• Shield: The field of the shield, an adaptation of the flag of the Philippine Insurgents, alludes to the regiment's service in the Philippine Insurrection. The scarlet star refers to artillery, its five points indicative of the number of engagements in which a battery of the old 6th Artillery participated during the Insurrection. The two fleurs-de-lis denote service in France during World War I by an element of the regiment.[1]
    • Crest: The crest is taken from that of the Coast Defenses of San Francisco where the old regiment and the majority of its batteries were stationed.[1]
  • Background: The coat of arms was originally approved for the 6th Coast Artillery on 3 May 1924. It was redesignated for the 6th Coast Artillery Battalion on 26 February 1945. On 8 March 1951 the coat of arms was redesignated for the 6th Antiaircraft Artillery Automatic Weapons Battalion. It was cancelled on 15 May 1959. On 1 September 1971 the coat for arms was reinstated for the 6th Air Defense Artillery.[15]

Distinctive unit insignia[edit]

6thada-dui.gif The distinctive unit insignia is as follows:

  • Description: A black enamel, grizzly bear passant above a stylized red enamel scroll bearing the inscription "CERTO DIRIGO ICTU" in gold letters.[15]
  • Symbolism: The design is adapted from the crest of the Coast Defenses of San Francisco where the old regiment and the majority of the companies of same were stationed since 1901 and where the new regiment will be organized and assigned.[16] The motto "CERTO DIRIGO ICTU" (I Aim With a Sure Blow) is indicative of the character of the bear.[15]
  • Background : The distinctive unit insignia was originally approved for the 6th Coast Artillery on 20 May 1924. It was redesignated for the 6th Coast Artillery Battalion on 26 February 1945. On 8 March 1951 the insignia was redesignated for the 6th Antiaircraft Artillery Automatic Weapons Battalion. The insignia was cancelled on 15 May 1959. The distinctive unit insignia was reinstated on 1 September 1971 for the 6th Air Defense Artillery.[15]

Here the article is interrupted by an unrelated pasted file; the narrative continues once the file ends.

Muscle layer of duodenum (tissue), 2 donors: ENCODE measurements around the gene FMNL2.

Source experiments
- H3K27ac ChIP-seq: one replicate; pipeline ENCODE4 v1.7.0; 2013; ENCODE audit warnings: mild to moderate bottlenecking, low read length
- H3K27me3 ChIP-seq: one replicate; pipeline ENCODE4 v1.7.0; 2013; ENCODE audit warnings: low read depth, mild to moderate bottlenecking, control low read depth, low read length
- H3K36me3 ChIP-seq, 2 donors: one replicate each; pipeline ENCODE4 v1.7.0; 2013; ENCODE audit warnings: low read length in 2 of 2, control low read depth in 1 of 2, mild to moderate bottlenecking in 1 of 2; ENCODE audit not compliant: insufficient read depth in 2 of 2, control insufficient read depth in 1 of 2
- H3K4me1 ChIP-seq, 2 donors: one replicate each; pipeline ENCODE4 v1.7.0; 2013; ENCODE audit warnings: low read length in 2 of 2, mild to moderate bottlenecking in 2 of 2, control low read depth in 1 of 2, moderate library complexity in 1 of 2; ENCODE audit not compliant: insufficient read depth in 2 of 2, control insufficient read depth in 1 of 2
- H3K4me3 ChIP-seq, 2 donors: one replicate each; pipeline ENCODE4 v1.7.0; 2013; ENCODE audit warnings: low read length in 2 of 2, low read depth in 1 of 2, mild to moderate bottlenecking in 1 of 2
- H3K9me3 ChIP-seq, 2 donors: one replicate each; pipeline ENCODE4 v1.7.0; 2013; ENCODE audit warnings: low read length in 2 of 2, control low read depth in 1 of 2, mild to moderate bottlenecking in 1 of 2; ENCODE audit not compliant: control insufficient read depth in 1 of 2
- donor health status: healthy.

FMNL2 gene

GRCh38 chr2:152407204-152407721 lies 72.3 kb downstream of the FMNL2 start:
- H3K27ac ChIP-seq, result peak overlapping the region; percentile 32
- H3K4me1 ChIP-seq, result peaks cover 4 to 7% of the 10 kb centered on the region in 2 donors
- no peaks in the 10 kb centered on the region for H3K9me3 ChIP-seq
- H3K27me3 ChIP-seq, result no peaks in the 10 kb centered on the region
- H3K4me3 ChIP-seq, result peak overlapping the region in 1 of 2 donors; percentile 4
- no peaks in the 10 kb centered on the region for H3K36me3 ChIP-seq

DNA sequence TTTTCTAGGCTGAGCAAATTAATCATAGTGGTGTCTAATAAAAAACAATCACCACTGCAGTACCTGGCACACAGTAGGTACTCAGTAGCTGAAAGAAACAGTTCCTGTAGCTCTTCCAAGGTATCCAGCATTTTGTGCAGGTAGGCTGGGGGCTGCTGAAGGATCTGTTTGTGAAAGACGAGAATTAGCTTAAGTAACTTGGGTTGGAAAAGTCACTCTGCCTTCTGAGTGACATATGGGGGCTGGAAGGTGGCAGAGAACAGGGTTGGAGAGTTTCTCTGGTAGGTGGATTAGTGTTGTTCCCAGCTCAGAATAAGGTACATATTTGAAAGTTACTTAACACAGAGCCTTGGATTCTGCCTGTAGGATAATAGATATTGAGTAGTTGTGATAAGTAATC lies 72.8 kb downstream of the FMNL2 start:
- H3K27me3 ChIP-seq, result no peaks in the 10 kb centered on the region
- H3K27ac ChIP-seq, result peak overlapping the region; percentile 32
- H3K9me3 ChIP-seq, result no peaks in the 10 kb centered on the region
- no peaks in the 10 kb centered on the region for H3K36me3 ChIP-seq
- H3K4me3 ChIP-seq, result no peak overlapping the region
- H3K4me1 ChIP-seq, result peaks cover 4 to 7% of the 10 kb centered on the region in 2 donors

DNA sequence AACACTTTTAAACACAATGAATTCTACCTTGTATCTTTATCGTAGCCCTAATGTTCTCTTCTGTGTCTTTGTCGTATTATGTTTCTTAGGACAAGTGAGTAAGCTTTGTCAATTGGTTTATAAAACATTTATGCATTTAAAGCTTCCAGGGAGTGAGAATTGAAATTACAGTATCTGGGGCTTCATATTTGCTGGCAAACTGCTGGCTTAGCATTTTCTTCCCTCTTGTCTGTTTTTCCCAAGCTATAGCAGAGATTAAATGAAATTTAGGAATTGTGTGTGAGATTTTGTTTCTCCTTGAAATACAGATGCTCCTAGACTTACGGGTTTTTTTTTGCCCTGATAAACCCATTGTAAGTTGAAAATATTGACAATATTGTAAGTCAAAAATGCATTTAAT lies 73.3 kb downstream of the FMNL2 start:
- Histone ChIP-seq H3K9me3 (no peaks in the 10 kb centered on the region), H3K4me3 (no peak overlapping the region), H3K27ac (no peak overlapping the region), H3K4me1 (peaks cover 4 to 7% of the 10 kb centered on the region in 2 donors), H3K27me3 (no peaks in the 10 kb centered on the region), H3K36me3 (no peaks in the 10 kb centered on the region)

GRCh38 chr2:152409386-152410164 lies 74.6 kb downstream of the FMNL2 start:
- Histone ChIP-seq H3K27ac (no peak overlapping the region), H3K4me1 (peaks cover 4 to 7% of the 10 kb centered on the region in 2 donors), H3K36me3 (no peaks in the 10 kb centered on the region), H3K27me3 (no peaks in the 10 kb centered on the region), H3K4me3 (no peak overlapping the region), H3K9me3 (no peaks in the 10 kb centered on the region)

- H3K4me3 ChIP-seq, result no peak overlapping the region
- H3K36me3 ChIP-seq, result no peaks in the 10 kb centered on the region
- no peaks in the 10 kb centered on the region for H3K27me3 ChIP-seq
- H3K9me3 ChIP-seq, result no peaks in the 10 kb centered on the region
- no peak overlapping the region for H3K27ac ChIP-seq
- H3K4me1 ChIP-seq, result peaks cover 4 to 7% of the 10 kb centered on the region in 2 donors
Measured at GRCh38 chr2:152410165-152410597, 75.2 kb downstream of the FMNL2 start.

See also[edit]

References[edit]

  1. ^ a b c d e f g h i j k l m n o p q r s t u v w x y z aa ab McKenney, Janice E. (1985). Army Lineage Series: Air Defense Artillery, CMH 60-5. United States Army Center of Military History. pp. 121–123.
  2. ^ Berhow, pp. 425–426
  3. ^ Smith, Bolling W.; Gaines, William C., Coast Artillery Organization: A Brief Overview at the Coast Defense Study Group website
  4. ^ Heitman, Francis B. (1903). Historical Register and Dictionary of the United States Army, 1789-1903, Vol. 1. Washington, DC: Government Printing Office. p. 1044.
  5. ^ Giessel, Jeffrey and McSherry, Patrick, US Order of Battle, 1898 at Spanamwar.com
  6. ^ a b c d e f g h i j k Gaines, p. 7
  7. ^ Berhow, pp. 444-445
  8. ^ Stanton, p. 455
  9. ^ Lineage and Honors for 6th ADA at Sill-www.army.mil
  10. ^ a b Stanton, p. 436
  11. ^ a b Stanton, p. 507
  12. ^ 2-6 ADA official web page
  13. ^ 3-6 ADA official web page
  14. ^ 3-6 ADA official Facebook page
  15. ^ a b c d "6th Air Defense Artillery." The Institute of Heraldry. Accessed 21 October 2017. This article incorporates text from this source, which is in the public domain.
  16. ^ Referring to the regiment's reconstitution as the 6th Coast Artillery in 1924.

External links[edit]